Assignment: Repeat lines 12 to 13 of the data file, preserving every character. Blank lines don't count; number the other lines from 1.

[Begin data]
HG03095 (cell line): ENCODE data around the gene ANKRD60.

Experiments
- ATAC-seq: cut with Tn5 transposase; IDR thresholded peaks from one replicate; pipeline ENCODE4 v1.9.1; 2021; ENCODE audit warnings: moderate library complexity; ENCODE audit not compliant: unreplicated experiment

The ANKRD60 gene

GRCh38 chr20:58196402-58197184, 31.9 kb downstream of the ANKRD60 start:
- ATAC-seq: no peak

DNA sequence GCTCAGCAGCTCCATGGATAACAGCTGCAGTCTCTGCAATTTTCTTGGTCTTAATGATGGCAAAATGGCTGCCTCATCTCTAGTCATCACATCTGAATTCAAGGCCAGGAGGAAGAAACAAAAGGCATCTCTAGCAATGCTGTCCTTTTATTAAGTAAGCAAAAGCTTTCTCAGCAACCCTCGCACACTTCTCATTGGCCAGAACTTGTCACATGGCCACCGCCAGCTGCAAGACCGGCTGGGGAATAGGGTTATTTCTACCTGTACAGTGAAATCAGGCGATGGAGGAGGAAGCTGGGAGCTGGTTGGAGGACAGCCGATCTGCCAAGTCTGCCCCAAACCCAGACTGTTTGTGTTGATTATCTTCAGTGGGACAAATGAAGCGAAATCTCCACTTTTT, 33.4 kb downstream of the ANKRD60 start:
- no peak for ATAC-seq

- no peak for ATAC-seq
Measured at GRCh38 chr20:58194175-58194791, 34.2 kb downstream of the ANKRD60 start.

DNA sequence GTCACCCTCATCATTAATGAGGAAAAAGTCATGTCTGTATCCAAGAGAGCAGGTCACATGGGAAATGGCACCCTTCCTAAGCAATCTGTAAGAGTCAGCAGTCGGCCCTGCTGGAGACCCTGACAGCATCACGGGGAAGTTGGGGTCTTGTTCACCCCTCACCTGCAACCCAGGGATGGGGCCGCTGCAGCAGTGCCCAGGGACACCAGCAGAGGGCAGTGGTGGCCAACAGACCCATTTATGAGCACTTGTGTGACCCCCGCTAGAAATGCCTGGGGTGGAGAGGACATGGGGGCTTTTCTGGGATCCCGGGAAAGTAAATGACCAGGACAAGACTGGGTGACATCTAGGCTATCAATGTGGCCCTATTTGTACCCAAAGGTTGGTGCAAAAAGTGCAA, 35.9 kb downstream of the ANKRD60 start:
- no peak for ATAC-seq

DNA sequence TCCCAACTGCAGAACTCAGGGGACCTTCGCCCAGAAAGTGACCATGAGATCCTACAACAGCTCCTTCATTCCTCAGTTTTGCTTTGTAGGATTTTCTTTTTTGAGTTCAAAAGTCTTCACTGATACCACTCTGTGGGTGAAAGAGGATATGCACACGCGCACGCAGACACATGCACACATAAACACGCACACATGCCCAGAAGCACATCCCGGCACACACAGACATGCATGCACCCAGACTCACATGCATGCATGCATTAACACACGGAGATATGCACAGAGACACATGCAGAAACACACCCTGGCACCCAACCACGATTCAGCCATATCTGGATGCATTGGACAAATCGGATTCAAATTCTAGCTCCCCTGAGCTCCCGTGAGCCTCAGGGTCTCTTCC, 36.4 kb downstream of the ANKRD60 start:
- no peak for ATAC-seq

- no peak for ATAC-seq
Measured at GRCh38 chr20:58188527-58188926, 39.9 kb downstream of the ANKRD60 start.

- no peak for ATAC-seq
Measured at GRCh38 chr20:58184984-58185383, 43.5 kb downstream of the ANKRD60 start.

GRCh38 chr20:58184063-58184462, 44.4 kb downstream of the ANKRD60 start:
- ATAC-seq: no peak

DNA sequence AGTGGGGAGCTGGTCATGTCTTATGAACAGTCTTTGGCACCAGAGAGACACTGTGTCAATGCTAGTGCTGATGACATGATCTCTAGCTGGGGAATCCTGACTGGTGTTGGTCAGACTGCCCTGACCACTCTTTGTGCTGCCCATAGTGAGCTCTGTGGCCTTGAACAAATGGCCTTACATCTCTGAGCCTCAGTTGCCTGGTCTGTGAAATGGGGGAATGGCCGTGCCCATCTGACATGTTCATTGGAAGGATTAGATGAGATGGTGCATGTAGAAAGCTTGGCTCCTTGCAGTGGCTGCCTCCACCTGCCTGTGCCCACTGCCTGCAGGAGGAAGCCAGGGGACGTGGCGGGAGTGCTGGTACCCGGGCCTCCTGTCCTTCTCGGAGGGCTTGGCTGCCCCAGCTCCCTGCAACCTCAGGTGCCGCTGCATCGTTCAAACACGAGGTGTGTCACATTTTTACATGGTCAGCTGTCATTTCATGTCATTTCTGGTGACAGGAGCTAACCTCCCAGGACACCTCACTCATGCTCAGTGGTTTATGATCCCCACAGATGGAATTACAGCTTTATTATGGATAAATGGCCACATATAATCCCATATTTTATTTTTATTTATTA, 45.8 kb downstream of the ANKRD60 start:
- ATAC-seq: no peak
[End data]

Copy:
- no peak for ATAC-seq

DNA sequence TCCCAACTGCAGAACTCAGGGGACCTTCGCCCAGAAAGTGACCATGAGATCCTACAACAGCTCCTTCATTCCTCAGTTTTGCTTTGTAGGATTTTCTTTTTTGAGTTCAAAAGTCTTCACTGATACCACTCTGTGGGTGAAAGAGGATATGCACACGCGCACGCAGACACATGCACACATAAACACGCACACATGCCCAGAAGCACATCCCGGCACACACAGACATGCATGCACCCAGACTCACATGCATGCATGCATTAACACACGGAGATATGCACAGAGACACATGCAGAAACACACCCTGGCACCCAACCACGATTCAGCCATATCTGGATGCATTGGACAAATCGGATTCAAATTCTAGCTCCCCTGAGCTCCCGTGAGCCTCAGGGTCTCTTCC, 36.4 kb downstream of the ANKRD60 start: